Rep. Chip Cravaack is worried about Medicare.
In a press release posted on his website, the 8th Congressional District Republican defended his support for a plan aimed at making changes to the way the government funds health care coverage for the elderly. Democrats oppose the plan because they say it would effectively end Medicare.
To make his point, Cravaack writes that the number of Medicare beneficiaries is rising, but the number of workers per beneficiary is declining.
In 1965, when Medicare was created “8.6 working taxpayers supported each Medicare recipient,” Cravaack wrote. “In fact, by 2003, around four workers supported each recipient, and by 2010, there were less than three workers per retiree.”
Cravaack’s statement exaggerates the trend.
Medicare Part A, which pays for inpatient hospital services, nursing home and hospice care, and in-home care, is financed mostly through payroll taxes, so its financial stability is directly related to the number of people working.
More elderly people are living longer and Americans are having fewer children. That means Medicare Part A has more enrollees than ever before, but fewer workers to support them financially. The trend is expected to continue as more baby boomers enroll in Medicare.
But Cravaack’s numbers are only partially correct. In 1966, the year after Medicare was put into place, 4.5 workers supported every Medicare beneficiary, according to the Center for Medicare and Medicaid Services.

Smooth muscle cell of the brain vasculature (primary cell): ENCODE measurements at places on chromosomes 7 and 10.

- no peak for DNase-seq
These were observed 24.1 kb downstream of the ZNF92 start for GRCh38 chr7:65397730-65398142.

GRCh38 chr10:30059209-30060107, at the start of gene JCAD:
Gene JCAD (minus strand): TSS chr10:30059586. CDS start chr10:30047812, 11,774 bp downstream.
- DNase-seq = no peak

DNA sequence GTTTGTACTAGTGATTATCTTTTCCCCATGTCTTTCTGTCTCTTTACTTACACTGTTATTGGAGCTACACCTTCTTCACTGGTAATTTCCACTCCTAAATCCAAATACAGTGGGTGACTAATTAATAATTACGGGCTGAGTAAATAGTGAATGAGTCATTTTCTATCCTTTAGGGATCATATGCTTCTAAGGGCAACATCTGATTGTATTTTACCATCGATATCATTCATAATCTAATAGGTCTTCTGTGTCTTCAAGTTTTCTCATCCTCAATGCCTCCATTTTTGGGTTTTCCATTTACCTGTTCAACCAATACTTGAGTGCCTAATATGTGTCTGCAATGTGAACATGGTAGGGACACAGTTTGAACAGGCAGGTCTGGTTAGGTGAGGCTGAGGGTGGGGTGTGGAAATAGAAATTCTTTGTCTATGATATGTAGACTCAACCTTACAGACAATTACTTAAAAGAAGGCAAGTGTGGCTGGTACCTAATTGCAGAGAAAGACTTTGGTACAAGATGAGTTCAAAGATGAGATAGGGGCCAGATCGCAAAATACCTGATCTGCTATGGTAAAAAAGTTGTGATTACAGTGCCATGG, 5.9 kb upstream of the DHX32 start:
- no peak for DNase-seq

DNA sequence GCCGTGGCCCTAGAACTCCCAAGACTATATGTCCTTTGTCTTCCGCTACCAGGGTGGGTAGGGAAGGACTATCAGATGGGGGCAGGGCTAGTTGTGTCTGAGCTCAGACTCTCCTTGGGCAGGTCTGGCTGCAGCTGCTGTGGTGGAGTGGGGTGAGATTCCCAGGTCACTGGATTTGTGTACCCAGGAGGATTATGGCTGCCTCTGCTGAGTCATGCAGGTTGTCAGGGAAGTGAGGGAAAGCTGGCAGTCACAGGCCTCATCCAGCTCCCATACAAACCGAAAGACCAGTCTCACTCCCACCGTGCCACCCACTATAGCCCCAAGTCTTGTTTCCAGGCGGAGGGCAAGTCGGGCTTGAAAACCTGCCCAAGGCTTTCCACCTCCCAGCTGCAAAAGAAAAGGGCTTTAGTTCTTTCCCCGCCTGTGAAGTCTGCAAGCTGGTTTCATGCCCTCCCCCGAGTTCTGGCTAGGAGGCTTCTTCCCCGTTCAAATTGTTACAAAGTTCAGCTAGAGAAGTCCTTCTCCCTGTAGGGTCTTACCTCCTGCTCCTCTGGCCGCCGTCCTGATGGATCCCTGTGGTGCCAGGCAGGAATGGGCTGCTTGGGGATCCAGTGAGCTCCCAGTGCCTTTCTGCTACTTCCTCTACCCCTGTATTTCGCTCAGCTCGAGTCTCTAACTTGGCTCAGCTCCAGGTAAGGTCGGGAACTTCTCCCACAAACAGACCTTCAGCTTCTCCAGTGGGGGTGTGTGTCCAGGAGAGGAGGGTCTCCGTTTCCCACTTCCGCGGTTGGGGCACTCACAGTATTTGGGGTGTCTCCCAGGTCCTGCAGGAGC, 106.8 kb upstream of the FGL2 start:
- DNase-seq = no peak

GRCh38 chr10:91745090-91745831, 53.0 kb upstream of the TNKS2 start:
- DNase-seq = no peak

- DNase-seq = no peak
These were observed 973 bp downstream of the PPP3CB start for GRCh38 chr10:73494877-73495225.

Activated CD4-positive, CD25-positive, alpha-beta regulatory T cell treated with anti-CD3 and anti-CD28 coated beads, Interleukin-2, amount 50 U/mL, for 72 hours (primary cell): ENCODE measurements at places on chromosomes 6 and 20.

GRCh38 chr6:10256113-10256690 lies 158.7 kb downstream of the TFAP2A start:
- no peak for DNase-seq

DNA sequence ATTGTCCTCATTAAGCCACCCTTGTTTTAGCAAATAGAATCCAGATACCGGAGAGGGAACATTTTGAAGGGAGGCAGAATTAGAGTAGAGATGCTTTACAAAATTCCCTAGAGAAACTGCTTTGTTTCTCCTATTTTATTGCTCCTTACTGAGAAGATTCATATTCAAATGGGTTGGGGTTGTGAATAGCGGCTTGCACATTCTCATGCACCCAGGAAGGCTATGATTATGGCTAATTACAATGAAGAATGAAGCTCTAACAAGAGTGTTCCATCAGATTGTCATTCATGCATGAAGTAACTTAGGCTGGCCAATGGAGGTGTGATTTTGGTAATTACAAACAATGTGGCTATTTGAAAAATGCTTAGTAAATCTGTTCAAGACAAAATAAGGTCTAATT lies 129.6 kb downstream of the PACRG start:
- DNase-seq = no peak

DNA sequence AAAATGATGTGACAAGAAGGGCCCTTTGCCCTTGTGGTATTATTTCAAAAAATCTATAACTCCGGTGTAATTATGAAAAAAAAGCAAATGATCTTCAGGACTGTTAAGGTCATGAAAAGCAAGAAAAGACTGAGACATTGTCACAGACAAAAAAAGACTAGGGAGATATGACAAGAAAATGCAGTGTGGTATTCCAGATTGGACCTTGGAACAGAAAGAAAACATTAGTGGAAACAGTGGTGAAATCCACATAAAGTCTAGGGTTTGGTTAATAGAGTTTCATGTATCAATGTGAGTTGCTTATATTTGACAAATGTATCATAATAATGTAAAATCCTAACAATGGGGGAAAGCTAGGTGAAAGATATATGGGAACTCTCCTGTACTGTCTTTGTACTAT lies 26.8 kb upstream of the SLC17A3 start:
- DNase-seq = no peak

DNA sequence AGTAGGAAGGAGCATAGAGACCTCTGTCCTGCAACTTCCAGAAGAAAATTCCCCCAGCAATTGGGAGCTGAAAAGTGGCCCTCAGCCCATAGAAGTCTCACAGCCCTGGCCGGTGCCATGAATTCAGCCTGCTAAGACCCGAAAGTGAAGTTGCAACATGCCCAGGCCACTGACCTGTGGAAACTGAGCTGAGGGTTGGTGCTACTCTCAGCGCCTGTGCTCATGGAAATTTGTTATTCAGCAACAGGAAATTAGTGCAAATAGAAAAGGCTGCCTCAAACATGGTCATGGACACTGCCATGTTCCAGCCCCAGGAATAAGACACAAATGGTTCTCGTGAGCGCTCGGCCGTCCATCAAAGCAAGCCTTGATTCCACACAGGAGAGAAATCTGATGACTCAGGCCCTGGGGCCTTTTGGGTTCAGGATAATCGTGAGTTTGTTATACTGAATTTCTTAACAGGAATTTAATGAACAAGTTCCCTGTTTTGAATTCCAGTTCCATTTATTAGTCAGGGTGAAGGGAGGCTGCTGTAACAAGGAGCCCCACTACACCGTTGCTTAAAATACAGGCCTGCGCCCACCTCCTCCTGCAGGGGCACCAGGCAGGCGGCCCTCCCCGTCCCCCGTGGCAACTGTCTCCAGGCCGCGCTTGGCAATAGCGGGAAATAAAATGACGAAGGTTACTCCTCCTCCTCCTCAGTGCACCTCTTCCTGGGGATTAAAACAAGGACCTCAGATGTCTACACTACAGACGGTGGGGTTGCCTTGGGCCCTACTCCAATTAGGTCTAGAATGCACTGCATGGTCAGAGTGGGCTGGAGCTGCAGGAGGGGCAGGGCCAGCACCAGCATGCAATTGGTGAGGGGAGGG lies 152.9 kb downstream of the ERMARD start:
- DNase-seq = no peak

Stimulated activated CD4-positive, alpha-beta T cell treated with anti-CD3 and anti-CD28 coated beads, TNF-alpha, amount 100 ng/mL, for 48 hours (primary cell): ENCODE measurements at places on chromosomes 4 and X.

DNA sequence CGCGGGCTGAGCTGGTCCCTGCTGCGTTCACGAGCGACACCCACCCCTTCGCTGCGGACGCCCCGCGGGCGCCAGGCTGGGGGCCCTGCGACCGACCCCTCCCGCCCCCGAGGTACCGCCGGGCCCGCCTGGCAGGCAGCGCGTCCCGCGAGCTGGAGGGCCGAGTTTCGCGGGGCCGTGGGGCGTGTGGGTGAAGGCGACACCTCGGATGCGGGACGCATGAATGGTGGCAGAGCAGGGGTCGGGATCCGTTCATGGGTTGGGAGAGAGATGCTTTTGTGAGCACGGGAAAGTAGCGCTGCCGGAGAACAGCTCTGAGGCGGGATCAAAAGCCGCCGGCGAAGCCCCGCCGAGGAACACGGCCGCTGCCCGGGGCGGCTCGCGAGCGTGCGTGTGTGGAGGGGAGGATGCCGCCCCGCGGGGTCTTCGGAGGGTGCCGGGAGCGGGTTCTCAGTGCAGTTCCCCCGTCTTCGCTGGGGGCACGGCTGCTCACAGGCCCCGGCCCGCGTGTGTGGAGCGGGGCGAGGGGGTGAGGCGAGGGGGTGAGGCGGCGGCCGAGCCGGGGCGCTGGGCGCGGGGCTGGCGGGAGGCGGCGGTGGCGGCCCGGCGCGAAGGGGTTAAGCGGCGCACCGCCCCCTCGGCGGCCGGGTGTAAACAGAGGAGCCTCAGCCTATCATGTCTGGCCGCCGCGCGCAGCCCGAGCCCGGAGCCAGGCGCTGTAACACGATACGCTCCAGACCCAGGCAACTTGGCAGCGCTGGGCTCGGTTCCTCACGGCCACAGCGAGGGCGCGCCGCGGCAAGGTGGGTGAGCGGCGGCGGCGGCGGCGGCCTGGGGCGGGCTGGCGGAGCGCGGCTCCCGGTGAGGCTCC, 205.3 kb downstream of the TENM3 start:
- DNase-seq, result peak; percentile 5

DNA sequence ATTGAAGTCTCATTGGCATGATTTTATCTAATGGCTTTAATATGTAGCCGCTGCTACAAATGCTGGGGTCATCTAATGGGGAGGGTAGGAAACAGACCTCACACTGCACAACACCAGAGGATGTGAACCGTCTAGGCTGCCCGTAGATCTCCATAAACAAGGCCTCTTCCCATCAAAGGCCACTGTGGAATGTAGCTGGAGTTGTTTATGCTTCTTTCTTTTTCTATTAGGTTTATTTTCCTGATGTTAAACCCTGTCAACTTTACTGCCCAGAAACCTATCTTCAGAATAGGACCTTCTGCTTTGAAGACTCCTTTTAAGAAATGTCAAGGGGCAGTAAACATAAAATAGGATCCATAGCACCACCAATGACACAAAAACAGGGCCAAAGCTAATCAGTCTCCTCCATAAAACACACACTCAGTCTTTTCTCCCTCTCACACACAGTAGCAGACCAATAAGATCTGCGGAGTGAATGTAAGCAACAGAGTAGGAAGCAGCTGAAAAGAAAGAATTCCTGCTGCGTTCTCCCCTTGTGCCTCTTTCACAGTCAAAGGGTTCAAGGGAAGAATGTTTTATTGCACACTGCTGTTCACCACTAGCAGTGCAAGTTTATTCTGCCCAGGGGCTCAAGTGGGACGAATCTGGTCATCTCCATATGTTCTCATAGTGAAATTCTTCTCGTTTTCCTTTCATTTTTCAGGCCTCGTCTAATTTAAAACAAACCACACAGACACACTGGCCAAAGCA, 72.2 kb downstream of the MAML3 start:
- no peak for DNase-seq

In subsequent years, the ratio generally got smaller. In 2003, 3.9 workers supported every Medicare beneficiary. In 2010, that number was down to 3.4 workers.
The downward trend is expected to continue, according to CMS. By 2030, roughly 80 million seniors are expected to be enrolled in Medicare, and there will be only 2.3 workers to support each beneficiary.
The first part of Cravaack’s statement is false.
Cravaack’s spokesman said 8.6 workers was a typo and the press release should have said 4.6 workers, which would have been more accurate. After being alerted by PoliGraph, his campaign changed its website, and so did the organization that Cravaack initially got his information from.
The second part of his statement leans toward accurate, though he’s off somewhat on the number of workers supporting each beneficiary in 2010. Cravaack’s underlying argument that there are fewer workers to support an aging population, a trend that could create future financial difficulties for Medicare, is correct.
For getting the first part of his statement false and the second part nearly right, Cravaack earns a True/False for this claim.
Medicare obligations must be protected and preserved, by Rep. Chip Cravaack, April 10, 2012
Kaiser Family Foundation, Historical and Projected Number of Medicare Beneficiaries and Number of Workers Per Beneficiary, accessed April 10, 2012
The Social Security Administration, What is Medicare, accessed April 10, 2012
Reasons for the Changes in Medicare Spending over Time, accessed April 10, 2012
Center for Medicare and Medicaid Services, How is Medicare Funded?, accessed April 10, 2012
Historical Data, Center for Medicare and Medicaid Services, April 11, 2012
Historical Data, Kaiser Family Foundation, April 11, 2012
Phone interview, Michael Bars, spokesman, Rep. Chip Cravaack, April 11, 2012